I’ve occasionally seen photos of new authors unboxing the shipment of their first book, and I thought, wow, that must be exciting.
And, hey, look!
It was kind of exciting. Also, it was very imposter syndrome-y.
Toni Morrison said, “If there’s a book that you want to read, but it hasn’t been written yet, then you must write it.” I wrote the book that I wish I was handed when I started teaching in grad school, and that I could reference as I became an instructor of record.
I’m used to seeing this as a file on my computer, but now, it’s an actual bound book from an actual awesome press, graced on the back cover with humbling pieces of actual praise from two of the best writers who I am privileged to know. How can one not feel imposter-y?
In the early days of this site, once I saw how folks engaged with posts about teaching, it became clear that scientists really needed a highly practical guide to teaching — a field guide to the classroom. This guide needed to take into account that we have many competing demands for our attention, and provide straightforward suggestions about how all of the pragmatic parts of teaching affect student learning. Most important, it needed to explain how mutual respect with our students is at the heart of it all.
When we first start to teach as grad students or later, it’s usually a sink-or-swim prospect. This is unfair to everybody. This book should help folks how to tread water and also learn a few strokes. For scientists more experienced with teaching, there’s no clear entry point into the scholarship of teaching and learning. I wanted to write the book that would provide a bridge to evidence-based practices for scientists who are working to stay fresh. I think this book manages to do both.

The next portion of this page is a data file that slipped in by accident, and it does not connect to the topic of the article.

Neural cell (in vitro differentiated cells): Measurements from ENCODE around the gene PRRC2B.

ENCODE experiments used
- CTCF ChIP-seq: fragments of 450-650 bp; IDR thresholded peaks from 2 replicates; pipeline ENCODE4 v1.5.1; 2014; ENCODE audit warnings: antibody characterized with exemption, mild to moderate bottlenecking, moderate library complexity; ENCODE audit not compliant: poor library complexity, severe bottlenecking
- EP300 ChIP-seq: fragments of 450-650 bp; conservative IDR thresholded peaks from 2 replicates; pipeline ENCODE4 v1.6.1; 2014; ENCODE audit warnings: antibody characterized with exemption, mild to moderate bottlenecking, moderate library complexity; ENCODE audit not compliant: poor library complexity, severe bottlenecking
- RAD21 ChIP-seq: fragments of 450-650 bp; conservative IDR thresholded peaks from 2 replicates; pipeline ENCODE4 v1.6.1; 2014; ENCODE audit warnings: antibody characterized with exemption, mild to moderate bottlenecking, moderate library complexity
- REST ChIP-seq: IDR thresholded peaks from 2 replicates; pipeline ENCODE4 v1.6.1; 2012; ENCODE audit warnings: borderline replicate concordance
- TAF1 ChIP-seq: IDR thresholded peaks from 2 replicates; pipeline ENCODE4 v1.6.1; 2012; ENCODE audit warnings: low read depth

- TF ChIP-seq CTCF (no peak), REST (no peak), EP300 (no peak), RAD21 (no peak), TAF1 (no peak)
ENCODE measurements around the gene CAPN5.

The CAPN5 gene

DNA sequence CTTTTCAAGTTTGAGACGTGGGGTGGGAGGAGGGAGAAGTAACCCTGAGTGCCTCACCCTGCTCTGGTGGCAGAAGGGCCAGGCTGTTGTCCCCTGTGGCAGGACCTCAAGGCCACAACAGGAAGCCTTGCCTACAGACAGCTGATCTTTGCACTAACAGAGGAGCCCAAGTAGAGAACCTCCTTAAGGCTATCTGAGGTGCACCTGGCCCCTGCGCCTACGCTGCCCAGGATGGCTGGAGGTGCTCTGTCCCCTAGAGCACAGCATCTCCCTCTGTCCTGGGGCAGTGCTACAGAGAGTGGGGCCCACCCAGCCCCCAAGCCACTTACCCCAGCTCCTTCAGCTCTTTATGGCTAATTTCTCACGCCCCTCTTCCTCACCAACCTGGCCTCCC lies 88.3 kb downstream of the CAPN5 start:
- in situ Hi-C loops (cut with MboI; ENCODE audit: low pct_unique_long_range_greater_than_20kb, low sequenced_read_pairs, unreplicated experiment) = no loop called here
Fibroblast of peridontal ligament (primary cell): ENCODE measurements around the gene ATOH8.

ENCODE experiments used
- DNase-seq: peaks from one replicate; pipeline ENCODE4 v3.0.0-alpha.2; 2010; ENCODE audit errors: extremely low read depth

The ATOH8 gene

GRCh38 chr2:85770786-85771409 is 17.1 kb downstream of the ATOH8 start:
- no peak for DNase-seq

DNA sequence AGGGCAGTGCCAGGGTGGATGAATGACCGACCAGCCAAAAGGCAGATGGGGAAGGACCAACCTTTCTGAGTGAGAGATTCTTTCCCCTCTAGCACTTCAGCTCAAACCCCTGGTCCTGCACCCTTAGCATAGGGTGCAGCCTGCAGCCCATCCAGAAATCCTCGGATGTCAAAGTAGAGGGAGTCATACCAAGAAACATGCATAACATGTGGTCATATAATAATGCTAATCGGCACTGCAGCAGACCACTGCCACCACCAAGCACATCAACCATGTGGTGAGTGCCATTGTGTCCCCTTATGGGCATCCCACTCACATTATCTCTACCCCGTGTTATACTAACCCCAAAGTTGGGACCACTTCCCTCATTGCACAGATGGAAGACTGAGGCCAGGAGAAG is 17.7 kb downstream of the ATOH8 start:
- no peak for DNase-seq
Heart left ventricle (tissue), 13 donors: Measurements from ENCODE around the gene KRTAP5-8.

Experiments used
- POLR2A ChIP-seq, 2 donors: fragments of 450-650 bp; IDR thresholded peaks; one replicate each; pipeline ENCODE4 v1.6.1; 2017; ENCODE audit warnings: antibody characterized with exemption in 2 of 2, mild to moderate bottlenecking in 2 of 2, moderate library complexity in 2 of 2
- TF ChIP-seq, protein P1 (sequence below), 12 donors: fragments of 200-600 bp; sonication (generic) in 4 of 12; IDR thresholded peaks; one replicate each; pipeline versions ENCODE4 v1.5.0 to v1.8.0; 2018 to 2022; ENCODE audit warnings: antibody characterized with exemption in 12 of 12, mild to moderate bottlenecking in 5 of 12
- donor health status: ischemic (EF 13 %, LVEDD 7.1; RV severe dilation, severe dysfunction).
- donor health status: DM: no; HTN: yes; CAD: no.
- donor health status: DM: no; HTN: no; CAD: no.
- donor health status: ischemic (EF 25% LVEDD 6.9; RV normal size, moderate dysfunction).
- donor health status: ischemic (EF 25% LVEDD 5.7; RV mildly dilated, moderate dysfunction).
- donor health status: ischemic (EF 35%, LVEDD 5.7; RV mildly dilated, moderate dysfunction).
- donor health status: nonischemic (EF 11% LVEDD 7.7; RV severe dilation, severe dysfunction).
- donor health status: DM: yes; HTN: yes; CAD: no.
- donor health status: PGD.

(Also, if you’re a regular reader here, then you must obviously have figured out that I could use a copy editor. Let me assure you, this book had a very busy copy editor, and no small amount of peer review!)
The book — it’s called The Chicago Guide to College Science Teaching — is a quick read. You could give it scrutiny and still be done within a few hours. This is by design. I want it to be so accessible that every graduate coordinator will want to order a tall stack to hand out to every new grad student, and faculty development offices to hand out to new faculty members.
There is also a chapter about teaching online. I imagine that now that the pandemic has driven all of us to online instruction, it’s going to be featuring more prominently for the long-term. I don’t think this is necessarily a bad thing. Hopefully I can convince you of this, too.
If you’ve already ordered it from from the publisher, then it’s already on its way. If you’ve ordered it from anybody else, then it will ship in a week.
The timeline of this book’s gestation roughly parallels the past four years of disintegration and hell that we’ve been experiencing in the United States. I started working on the book as things unraveled in late 2016. So I think it’s not unfitting that the book is being released in the week of this most consequential election. I have no damn idea what Wednesday will bring, and I don’t think anybody does, though a lot of the possible outcomes are really scary.
Four years ago, after the election and before the inauguration, I wrote about being a scholar during Trumpian Times. Some folks accused me of being hyperbolic at the time, but I think it holds up and has a fair dose of prescience. I said it was important to emphasize critical thinking in our teaching, and advocate for evidence-based decision-making. No matter what the next four years hold, our students are going to be needing us to teach them the tools that they need to build a better world. Effective science teaching is as consequential as ever.
Before I go for a run, I know that I’m supposed to stretch. It prevents injury and speeds recovery, and it lubricates the run. Admittedly, I’m not always great about stretching, especially when I’m in a hurry. That’s usually something I regret. Before we step into teaching a new course, I think it’s just as important to stretch ourselves, to figure out how to create a better learning environment for our students. No matter how well trained an athlete you are, no matter how seasoned you are in the classroom, we’ve all got to keep stretching. Perhaps my book might be just the right stretch before the next semester?
One thought on “A Practical Guide To College Science Teaching”
Good introduction and background about the book